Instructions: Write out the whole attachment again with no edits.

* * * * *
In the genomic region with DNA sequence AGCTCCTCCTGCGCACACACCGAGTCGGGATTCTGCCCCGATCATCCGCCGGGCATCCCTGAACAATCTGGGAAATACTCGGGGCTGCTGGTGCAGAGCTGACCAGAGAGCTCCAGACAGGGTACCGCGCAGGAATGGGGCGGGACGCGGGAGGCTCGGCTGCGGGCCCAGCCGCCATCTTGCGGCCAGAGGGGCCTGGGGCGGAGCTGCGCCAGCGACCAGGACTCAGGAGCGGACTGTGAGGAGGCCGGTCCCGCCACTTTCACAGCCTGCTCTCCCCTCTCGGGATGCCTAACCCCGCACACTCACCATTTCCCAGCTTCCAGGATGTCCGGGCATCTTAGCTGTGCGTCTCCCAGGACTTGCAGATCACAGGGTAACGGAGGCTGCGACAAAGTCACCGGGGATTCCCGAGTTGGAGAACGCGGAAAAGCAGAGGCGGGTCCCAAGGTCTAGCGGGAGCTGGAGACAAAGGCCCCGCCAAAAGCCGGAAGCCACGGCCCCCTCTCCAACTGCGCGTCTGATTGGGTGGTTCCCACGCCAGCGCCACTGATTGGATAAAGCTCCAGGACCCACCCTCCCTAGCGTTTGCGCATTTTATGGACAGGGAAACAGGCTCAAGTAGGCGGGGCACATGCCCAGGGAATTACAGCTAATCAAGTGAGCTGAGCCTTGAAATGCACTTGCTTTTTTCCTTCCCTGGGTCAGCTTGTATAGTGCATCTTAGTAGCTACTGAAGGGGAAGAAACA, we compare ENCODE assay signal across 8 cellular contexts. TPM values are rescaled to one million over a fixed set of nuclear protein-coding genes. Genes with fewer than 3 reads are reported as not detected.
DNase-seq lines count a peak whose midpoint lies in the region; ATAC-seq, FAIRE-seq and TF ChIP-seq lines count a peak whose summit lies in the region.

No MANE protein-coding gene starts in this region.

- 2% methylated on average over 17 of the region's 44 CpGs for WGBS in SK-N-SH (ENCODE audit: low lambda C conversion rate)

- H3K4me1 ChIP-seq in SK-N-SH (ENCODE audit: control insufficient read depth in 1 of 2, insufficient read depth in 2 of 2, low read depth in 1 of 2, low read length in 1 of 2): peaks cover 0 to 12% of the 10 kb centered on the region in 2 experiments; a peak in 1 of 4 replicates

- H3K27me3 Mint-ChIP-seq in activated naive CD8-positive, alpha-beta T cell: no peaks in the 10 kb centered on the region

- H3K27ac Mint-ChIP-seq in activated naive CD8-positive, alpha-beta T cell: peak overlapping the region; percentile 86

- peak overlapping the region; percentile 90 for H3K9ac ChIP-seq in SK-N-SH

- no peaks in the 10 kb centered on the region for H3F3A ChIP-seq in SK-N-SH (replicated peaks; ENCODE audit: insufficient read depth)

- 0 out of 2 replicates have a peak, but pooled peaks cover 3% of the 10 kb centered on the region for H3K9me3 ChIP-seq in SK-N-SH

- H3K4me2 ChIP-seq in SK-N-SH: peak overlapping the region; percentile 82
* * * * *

In the genomic region with DNA sequence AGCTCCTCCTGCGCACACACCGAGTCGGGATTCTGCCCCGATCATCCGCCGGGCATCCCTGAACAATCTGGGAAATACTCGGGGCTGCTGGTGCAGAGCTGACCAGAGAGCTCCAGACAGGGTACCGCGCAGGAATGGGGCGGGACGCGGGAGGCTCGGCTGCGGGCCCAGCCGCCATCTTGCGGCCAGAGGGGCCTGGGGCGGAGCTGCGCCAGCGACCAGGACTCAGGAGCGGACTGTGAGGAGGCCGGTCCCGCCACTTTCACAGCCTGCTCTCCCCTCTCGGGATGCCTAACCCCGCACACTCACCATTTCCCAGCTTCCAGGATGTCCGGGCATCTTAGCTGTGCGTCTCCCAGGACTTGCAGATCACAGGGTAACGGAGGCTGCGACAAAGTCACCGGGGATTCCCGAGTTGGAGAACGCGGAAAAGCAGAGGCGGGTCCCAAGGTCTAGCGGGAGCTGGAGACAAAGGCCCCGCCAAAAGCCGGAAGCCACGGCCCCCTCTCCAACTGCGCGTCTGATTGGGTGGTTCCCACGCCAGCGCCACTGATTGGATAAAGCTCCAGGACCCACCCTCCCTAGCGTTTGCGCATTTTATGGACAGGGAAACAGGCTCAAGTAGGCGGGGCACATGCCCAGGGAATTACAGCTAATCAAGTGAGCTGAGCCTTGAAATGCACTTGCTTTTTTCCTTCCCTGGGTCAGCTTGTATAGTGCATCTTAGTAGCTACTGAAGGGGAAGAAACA, we compare ENCODE assay signal across 8 cellular contexts. TPM values are rescaled to one million over a fixed set of nuclear protein-coding genes. Genes with fewer than 3 reads are reported as not detected.
DNase-seq lines count a peak whose midpoint lies in the region; ATAC-seq, FAIRE-seq and TF ChIP-seq lines count a peak whose summit lies in the region.

No MANE protein-coding gene starts in this region.

- 2% methylated on average over 17 of the region's 44 CpGs for WGBS in SK-N-SH (ENCODE audit: low lambda C conversion rate)

- H3K4me1 ChIP-seq in SK-N-SH (ENCODE audit: control insufficient read depth in 1 of 2, insufficient read depth in 2 of 2, low read depth in 1 of 2, low read length in 1 of 2): peaks cover 0 to 12% of the 10 kb centered on the region in 2 experiments; a peak in 1 of 4 replicates

- H3K27me3 Mint-ChIP-seq in activated naive CD8-positive, alpha-beta T cell: no peaks in the 10 kb centered on the region

- H3K27ac Mint-ChIP-seq in activated naive CD8-positive, alpha-beta T cell: peak overlapping the region; percentile 86

- peak overlapping the region; percentile 90 for H3K9ac ChIP-seq in SK-N-SH

- no peaks in the 10 kb centered on the region for H3F3A ChIP-seq in SK-N-SH (replicated peaks; ENCODE audit: insufficient read depth)

- 0 out of 2 replicates have a peak, but pooled peaks cover 3% of the 10 kb centered on the region for H3K9me3 ChIP-seq in SK-N-SH

- H3K4me2 ChIP-seq in SK-N-SH: peak overlapping the region; percentile 82